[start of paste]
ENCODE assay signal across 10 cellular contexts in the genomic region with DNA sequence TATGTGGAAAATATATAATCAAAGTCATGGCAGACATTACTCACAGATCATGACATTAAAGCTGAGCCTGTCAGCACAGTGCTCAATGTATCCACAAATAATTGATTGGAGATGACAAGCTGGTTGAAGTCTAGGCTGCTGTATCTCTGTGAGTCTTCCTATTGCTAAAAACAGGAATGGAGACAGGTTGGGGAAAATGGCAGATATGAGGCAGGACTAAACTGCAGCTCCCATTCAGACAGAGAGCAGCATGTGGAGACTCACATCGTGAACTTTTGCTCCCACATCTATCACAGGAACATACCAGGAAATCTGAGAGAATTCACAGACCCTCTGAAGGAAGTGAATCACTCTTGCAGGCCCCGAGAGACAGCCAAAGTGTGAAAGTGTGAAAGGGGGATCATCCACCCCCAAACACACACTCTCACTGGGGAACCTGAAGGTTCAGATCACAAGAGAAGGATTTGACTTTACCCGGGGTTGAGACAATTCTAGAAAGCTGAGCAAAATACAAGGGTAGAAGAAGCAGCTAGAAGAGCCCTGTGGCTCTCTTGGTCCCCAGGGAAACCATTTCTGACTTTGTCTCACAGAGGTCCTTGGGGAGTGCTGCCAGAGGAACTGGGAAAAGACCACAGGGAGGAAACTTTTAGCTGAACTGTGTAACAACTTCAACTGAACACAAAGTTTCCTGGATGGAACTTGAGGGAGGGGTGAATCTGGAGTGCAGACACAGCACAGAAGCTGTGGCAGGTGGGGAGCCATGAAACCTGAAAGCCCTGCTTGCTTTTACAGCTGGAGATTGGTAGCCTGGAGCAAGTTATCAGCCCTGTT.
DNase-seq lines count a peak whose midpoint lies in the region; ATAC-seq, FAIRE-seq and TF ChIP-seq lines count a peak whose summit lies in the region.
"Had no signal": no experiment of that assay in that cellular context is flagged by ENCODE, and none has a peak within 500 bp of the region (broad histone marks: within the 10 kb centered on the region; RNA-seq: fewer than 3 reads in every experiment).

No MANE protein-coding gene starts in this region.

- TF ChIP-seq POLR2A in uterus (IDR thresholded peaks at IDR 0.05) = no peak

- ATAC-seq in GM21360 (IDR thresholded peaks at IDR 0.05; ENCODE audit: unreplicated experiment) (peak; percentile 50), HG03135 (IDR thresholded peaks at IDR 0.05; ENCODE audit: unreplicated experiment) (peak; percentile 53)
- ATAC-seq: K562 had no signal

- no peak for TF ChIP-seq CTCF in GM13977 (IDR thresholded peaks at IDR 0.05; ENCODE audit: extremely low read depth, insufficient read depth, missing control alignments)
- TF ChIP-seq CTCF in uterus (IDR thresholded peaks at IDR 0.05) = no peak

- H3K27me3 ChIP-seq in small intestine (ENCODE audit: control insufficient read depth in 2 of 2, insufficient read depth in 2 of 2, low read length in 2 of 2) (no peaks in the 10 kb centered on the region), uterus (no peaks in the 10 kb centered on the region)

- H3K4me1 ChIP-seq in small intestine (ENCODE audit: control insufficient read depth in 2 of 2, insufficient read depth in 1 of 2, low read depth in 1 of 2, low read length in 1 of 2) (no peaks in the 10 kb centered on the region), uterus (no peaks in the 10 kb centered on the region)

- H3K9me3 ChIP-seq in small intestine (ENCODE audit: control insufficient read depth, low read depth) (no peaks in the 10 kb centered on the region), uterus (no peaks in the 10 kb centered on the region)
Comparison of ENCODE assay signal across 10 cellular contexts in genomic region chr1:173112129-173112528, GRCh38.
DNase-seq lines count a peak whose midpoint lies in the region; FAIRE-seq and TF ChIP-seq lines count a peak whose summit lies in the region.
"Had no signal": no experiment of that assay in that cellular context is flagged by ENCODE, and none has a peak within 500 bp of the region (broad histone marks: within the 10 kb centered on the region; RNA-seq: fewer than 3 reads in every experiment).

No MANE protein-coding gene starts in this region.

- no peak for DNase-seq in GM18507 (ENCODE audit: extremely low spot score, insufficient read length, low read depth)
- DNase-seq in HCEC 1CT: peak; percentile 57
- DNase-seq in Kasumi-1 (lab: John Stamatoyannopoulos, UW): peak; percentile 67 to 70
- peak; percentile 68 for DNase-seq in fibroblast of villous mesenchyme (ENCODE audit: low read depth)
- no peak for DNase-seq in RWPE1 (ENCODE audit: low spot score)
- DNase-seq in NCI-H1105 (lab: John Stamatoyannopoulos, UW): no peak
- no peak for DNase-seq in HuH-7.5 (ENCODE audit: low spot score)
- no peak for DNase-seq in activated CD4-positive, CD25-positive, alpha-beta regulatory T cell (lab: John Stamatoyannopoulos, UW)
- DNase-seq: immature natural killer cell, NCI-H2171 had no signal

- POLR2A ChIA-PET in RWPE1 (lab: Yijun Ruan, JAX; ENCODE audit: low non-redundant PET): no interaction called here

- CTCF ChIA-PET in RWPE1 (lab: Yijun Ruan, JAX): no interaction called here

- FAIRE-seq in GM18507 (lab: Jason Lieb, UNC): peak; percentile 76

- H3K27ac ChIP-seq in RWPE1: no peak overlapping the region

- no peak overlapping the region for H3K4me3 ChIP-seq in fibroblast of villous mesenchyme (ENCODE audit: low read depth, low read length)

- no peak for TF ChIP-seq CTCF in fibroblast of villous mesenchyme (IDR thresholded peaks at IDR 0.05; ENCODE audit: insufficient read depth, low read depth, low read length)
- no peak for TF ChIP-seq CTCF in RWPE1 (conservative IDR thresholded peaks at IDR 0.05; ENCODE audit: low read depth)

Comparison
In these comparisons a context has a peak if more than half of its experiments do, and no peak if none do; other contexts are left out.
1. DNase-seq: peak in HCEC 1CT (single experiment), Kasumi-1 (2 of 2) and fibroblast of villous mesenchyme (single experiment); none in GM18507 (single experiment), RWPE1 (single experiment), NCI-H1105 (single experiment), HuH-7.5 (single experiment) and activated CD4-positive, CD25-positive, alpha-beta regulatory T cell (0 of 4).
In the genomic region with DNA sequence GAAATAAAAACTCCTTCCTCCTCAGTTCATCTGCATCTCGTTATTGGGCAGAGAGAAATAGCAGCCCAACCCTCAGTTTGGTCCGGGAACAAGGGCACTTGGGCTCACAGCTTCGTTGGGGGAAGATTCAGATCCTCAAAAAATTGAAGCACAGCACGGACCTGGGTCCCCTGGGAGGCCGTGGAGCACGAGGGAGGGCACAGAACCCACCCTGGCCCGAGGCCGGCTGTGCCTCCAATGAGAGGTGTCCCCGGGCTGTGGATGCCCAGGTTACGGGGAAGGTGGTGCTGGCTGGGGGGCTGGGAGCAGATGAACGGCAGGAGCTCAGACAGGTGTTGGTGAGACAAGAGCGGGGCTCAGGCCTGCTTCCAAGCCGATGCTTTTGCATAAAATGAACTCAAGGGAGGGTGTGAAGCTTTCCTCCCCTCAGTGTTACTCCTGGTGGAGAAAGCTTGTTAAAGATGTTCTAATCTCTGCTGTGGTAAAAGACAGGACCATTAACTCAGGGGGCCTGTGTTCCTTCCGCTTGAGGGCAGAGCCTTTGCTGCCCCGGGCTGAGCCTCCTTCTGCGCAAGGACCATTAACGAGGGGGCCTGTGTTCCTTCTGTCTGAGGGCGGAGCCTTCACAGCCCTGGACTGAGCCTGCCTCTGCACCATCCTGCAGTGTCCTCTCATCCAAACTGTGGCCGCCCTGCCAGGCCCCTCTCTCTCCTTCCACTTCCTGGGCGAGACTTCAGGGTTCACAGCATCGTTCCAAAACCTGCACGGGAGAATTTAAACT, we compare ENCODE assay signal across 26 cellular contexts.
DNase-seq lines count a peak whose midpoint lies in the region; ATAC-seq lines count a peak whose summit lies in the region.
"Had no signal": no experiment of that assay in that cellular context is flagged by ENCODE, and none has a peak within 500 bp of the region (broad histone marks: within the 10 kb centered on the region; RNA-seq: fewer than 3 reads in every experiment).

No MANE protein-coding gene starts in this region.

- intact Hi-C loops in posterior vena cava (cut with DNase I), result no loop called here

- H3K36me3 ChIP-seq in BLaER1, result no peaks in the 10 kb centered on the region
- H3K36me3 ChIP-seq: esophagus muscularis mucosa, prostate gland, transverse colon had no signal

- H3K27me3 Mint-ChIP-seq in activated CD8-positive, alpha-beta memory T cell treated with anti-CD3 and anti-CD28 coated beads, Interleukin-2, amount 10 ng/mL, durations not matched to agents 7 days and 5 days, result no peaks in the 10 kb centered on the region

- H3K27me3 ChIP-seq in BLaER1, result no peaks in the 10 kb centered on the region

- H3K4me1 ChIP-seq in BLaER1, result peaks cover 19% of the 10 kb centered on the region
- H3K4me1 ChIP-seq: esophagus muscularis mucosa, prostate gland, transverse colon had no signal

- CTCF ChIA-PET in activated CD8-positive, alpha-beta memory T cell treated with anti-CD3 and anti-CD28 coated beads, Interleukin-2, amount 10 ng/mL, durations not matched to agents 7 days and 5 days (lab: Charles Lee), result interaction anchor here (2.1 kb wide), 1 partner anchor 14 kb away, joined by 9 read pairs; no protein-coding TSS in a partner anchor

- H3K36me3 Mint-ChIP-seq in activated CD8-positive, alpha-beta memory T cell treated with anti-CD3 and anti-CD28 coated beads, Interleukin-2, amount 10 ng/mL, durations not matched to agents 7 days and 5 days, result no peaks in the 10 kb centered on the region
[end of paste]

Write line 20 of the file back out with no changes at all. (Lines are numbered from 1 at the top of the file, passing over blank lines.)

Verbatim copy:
- peak; percentile 68 for DNase-seq in fibroblast of villous mesenchyme (ENCODE audit: low read depth)